When we convert photographs to charts there are some basic rules that apply which impacts just how much detail can be included into the chart.

Finding out the dpi of your image

Number of colours versus detail achieved

Photo size versus fabric count

Each photo is made up from dots of colour which are known as pixels. We recommend that photos for conversion are on average around 100 pixels per inch or dpi (dots per inch), but more dpi does not cause us a problem.

Calculating the dpi of a photograph

Aida fabric count means the number of holes per inch and the most popular counts are 14, 16 or 18 count. 14 count has 14 holes/stitches per inch, 16 has 16 per inch and 18 has 18 per inch.

This means that a photo can have much more detail in a small area compared to a chart for cross stitching.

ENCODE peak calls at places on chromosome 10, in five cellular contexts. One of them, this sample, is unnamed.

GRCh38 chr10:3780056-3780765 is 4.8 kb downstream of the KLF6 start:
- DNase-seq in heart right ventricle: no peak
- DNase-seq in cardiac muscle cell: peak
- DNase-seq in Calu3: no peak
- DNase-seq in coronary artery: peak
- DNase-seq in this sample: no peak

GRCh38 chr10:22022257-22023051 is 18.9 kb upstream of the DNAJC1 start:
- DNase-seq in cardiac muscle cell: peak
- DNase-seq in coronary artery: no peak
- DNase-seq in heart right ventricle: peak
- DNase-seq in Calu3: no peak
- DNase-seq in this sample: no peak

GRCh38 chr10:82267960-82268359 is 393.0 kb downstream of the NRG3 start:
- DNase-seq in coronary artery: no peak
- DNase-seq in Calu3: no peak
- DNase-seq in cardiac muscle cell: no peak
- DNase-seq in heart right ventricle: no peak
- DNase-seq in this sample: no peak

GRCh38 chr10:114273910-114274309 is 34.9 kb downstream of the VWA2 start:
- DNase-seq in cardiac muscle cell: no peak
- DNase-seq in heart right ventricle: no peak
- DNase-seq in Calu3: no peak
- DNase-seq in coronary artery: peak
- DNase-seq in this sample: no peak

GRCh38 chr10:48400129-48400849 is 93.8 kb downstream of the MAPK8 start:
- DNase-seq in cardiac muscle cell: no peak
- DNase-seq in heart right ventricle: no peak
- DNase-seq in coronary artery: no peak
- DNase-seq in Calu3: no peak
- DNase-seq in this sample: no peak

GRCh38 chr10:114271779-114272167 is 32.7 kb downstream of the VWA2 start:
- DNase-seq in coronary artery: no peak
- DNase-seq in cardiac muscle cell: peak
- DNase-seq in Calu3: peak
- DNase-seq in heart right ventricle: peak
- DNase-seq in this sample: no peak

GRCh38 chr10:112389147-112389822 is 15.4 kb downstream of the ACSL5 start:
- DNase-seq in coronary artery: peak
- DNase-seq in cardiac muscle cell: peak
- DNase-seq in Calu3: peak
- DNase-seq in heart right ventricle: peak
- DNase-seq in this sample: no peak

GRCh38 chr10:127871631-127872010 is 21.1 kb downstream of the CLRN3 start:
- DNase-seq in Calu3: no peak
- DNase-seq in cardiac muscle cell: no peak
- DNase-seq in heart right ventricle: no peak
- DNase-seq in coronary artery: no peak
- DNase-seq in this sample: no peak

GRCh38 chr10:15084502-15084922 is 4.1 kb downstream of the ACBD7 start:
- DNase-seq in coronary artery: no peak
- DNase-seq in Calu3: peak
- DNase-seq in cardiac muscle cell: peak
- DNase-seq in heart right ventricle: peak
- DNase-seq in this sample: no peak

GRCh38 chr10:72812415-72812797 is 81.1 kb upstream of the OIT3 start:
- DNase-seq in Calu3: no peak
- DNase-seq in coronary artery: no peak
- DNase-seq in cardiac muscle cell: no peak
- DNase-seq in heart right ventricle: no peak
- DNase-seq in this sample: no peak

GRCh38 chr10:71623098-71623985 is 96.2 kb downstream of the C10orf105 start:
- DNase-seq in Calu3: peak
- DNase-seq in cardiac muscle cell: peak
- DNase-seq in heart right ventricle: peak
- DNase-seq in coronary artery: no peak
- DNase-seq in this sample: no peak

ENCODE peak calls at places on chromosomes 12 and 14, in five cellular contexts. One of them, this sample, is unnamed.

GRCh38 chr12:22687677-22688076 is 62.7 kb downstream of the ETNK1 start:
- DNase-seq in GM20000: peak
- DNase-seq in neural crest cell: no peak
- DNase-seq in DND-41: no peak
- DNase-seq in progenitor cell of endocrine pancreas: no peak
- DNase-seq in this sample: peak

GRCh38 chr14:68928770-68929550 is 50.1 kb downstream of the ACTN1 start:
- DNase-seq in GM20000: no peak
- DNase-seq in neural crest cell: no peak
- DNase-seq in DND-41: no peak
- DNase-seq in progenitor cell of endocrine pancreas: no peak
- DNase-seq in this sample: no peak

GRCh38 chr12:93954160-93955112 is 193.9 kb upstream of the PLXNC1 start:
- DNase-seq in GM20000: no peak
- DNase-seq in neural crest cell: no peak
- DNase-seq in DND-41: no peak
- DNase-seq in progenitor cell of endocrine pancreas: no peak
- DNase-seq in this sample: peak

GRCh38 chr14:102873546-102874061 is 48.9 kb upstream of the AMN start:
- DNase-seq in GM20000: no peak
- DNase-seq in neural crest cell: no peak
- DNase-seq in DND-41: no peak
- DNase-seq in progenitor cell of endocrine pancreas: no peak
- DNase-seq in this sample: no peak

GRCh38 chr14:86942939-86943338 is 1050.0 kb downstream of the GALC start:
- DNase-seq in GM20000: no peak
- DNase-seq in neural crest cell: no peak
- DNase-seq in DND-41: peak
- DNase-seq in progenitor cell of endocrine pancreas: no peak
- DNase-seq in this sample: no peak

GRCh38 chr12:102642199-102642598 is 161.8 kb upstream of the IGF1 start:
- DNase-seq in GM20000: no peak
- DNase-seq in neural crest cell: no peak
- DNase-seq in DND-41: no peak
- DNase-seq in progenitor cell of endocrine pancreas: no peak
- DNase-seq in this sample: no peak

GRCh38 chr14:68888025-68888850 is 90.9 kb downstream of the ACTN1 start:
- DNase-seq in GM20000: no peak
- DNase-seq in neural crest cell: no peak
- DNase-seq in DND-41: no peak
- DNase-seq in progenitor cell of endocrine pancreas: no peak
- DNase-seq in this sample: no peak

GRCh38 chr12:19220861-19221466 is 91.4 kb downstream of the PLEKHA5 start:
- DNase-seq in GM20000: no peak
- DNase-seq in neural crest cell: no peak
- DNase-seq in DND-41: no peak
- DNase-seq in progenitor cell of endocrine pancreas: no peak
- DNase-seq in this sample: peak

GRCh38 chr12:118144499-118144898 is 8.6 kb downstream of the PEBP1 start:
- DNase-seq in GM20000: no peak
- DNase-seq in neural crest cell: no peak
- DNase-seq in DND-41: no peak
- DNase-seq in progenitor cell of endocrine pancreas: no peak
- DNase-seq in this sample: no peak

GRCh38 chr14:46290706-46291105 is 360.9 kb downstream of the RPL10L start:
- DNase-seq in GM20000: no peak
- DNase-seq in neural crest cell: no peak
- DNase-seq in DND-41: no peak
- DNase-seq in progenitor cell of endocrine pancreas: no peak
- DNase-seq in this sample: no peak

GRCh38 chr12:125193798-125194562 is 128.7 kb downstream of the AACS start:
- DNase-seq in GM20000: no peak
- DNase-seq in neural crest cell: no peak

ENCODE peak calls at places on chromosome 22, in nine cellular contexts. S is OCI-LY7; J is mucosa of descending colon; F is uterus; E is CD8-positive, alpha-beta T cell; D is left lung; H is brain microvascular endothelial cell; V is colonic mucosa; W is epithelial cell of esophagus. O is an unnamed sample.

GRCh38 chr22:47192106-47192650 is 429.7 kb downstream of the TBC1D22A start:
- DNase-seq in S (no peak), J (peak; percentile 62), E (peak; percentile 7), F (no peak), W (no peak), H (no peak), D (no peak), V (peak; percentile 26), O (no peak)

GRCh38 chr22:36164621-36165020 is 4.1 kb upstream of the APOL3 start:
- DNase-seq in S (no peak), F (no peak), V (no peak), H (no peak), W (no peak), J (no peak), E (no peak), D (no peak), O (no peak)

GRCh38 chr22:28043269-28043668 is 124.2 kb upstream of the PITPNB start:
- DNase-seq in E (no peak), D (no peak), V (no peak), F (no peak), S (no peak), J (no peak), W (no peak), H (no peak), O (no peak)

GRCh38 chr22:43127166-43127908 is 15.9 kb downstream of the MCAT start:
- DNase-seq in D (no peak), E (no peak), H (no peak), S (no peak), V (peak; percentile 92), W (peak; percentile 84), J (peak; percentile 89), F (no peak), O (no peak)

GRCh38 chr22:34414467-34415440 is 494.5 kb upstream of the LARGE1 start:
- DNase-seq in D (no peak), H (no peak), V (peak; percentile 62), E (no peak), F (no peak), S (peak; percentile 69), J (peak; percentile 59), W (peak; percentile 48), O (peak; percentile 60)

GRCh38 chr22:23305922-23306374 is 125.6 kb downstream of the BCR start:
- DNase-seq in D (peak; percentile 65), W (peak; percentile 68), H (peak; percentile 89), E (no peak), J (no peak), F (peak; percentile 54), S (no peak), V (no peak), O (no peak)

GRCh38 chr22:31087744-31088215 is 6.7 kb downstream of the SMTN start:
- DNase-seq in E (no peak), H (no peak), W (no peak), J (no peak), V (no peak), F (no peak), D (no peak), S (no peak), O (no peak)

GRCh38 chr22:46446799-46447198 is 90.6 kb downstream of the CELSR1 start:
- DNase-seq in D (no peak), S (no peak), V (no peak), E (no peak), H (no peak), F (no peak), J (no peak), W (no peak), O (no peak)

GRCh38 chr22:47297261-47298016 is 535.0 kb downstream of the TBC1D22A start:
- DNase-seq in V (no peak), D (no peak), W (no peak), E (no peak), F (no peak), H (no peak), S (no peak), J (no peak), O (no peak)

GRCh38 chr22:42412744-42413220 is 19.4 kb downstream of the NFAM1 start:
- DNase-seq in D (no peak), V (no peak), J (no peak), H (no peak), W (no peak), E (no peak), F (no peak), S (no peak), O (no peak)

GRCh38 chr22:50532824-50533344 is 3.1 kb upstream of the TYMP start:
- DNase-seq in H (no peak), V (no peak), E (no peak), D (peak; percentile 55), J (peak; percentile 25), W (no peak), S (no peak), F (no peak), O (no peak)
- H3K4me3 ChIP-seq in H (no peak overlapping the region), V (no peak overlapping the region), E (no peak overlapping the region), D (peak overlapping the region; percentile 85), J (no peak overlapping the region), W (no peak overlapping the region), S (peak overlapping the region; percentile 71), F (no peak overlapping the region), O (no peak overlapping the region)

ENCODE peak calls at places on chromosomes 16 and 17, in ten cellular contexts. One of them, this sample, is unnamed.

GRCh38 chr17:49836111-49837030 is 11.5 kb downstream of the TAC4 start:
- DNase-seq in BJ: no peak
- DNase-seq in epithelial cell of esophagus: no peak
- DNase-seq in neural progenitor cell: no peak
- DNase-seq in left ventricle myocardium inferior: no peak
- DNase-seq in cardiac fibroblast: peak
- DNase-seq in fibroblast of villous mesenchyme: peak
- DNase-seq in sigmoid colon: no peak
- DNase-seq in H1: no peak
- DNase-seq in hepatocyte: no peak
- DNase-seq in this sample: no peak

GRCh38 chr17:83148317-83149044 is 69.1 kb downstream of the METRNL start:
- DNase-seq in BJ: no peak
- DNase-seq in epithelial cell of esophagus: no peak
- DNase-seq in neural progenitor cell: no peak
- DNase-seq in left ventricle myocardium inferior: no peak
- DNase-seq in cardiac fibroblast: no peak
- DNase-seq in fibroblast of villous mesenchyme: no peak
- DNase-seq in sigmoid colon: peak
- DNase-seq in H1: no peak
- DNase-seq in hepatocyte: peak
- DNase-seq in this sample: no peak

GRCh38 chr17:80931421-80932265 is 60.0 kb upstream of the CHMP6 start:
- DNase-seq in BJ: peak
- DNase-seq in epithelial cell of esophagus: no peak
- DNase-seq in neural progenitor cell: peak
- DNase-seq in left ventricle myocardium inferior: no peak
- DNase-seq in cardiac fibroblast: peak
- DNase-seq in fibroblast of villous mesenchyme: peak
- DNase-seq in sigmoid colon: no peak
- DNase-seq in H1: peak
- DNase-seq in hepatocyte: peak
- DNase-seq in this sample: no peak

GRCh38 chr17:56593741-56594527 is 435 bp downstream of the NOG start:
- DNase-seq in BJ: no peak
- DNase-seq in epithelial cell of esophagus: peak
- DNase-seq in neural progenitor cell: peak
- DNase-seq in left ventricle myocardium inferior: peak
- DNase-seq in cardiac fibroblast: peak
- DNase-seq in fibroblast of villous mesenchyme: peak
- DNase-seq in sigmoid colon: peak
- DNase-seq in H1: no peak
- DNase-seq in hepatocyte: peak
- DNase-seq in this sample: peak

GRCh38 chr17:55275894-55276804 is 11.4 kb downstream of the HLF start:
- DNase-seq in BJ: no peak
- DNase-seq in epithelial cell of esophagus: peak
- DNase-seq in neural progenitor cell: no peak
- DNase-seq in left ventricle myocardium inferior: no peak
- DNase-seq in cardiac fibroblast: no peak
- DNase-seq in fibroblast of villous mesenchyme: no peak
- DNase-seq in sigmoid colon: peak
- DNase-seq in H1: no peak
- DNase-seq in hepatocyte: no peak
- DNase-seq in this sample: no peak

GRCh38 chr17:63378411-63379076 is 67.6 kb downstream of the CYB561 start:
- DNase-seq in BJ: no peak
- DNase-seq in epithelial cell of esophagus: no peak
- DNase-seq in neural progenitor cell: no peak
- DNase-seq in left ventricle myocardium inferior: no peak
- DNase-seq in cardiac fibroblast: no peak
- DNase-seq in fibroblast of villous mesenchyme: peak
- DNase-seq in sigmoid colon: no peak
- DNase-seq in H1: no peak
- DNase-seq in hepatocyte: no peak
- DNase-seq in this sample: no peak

So, for example, to get an exact like for like comparison of detail in a chart to a photograph which measures 5 x 5 inches you would need to use the following amount of fabric:

14 Count = approximately 35 inches

16 Count = approximately 31 inches

18 Count = approximately 27 inches

You can see that the 18 count would get more detail onto a smaller piece of fabric.

Obviously, in most cases the examples above would not be workable due to the size of the fabric and the amount of stitching required. So, to reduce the amount of fabric and stitching needed we have three options:

1. We concentrate the design on a more targeted area of the photograph rather than the full image, we do this by cropping the photo to just use the focus of the photo.

Original image Cropped Image

2. We choose a fabric count with more holes per inch.

  14 Count (10.7 x 9 inches)
16 Count (9.3 x 7.8 inches)
18 Count (8.3 x 7 inches)

3. We accept the reduction of detail in the design.

It is interesting to note that any of these stitched designs look better from a distance, this is because the brain fills in the extra information that is missing and cannot be seen when you are closer to it.